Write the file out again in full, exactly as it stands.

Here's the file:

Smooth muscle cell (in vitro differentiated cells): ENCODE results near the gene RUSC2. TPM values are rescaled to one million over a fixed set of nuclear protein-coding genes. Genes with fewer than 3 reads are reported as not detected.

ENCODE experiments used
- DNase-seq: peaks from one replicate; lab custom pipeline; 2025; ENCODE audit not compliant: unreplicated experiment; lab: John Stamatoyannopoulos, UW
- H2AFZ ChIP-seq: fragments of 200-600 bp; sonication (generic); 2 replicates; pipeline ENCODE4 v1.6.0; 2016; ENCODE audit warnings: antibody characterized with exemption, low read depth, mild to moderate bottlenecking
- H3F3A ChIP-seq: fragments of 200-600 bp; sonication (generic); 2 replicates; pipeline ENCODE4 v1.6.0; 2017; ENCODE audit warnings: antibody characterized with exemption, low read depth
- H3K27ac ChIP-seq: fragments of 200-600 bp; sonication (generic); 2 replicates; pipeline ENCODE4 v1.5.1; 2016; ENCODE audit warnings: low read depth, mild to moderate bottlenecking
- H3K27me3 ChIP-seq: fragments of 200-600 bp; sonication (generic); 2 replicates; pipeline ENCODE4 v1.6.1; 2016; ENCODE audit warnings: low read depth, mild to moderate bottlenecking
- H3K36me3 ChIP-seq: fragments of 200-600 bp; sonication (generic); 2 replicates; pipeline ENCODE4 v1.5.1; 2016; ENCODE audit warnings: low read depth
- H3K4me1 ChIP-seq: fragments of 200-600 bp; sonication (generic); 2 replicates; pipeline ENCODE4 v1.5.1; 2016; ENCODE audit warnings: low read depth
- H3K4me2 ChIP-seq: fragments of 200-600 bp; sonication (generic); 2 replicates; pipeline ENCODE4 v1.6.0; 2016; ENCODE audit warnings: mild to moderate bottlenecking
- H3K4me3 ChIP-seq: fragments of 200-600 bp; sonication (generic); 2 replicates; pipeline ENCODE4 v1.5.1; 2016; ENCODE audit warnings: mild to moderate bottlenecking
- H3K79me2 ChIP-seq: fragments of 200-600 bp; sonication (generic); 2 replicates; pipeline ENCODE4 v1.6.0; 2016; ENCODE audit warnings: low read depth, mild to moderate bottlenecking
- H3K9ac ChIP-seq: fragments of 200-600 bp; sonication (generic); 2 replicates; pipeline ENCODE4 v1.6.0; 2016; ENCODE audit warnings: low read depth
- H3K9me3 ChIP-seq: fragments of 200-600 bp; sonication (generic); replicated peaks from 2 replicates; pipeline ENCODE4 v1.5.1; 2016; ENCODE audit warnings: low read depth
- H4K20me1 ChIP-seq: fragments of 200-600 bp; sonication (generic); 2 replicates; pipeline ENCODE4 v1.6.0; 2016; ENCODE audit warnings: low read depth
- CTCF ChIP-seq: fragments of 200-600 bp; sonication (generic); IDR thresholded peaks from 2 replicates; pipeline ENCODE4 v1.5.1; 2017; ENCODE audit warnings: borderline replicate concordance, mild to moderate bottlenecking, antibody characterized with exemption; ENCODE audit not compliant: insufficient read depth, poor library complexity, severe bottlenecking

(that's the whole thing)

Smooth muscle cell (in vitro differentiated cells): ENCODE results near the gene RUSC2. TPM values are rescaled to one million over a fixed set of nuclear protein-coding genes. Genes with fewer than 3 reads are reported as not detected.

ENCODE experiments used
- DNase-seq: peaks from one replicate; lab custom pipeline; 2025; ENCODE audit not compliant: unreplicated experiment; lab: John Stamatoyannopoulos, UW
- H2AFZ ChIP-seq: fragments of 200-600 bp; sonication (generic); 2 replicates; pipeline ENCODE4 v1.6.0; 2016; ENCODE audit warnings: antibody characterized with exemption, low read depth, mild to moderate bottlenecking
- H3F3A ChIP-seq: fragments of 200-600 bp; sonication (generic); 2 replicates; pipeline ENCODE4 v1.6.0; 2017; ENCODE audit warnings: antibody characterized with exemption, low read depth
- H3K27ac ChIP-seq: fragments of 200-600 bp; sonication (generic); 2 replicates; pipeline ENCODE4 v1.5.1; 2016; ENCODE audit warnings: low read depth, mild to moderate bottlenecking
- H3K27me3 ChIP-seq: fragments of 200-600 bp; sonication (generic); 2 replicates; pipeline ENCODE4 v1.6.1; 2016; ENCODE audit warnings: low read depth, mild to moderate bottlenecking
- H3K36me3 ChIP-seq: fragments of 200-600 bp; sonication (generic); 2 replicates; pipeline ENCODE4 v1.5.1; 2016; ENCODE audit warnings: low read depth
- H3K4me1 ChIP-seq: fragments of 200-600 bp; sonication (generic); 2 replicates; pipeline ENCODE4 v1.5.1; 2016; ENCODE audit warnings: low read depth
- H3K4me2 ChIP-seq: fragments of 200-600 bp; sonication (generic); 2 replicates; pipeline ENCODE4 v1.6.0; 2016; ENCODE audit warnings: mild to moderate bottlenecking
- H3K4me3 ChIP-seq: fragments of 200-600 bp; sonication (generic); 2 replicates; pipeline ENCODE4 v1.5.1; 2016; ENCODE audit warnings: mild to moderate bottlenecking
- H3K79me2 ChIP-seq: fragments of 200-600 bp; sonication (generic); 2 replicates; pipeline ENCODE4 v1.6.0; 2016; ENCODE audit warnings: low read depth, mild to moderate bottlenecking
- H3K9ac ChIP-seq: fragments of 200-600 bp; sonication (generic); 2 replicates; pipeline ENCODE4 v1.6.0; 2016; ENCODE audit warnings: low read depth
- H3K9me3 ChIP-seq: fragments of 200-600 bp; sonication (generic); replicated peaks from 2 replicates; pipeline ENCODE4 v1.5.1; 2016; ENCODE audit warnings: low read depth
- H4K20me1 ChIP-seq: fragments of 200-600 bp; sonication (generic); 2 replicates; pipeline ENCODE4 v1.6.0; 2016; ENCODE audit warnings: low read depth
- CTCF ChIP-seq: fragments of 200-600 bp; sonication (generic); IDR thresholded peaks from 2 replicates; pipeline ENCODE4 v1.5.1; 2017; ENCODE audit warnings: borderline replicate concordance, mild to moderate bottlenecking, antibody characterized with exemption; ENCODE audit not compliant: insufficient read depth, poor library complexity, severe bottlenecking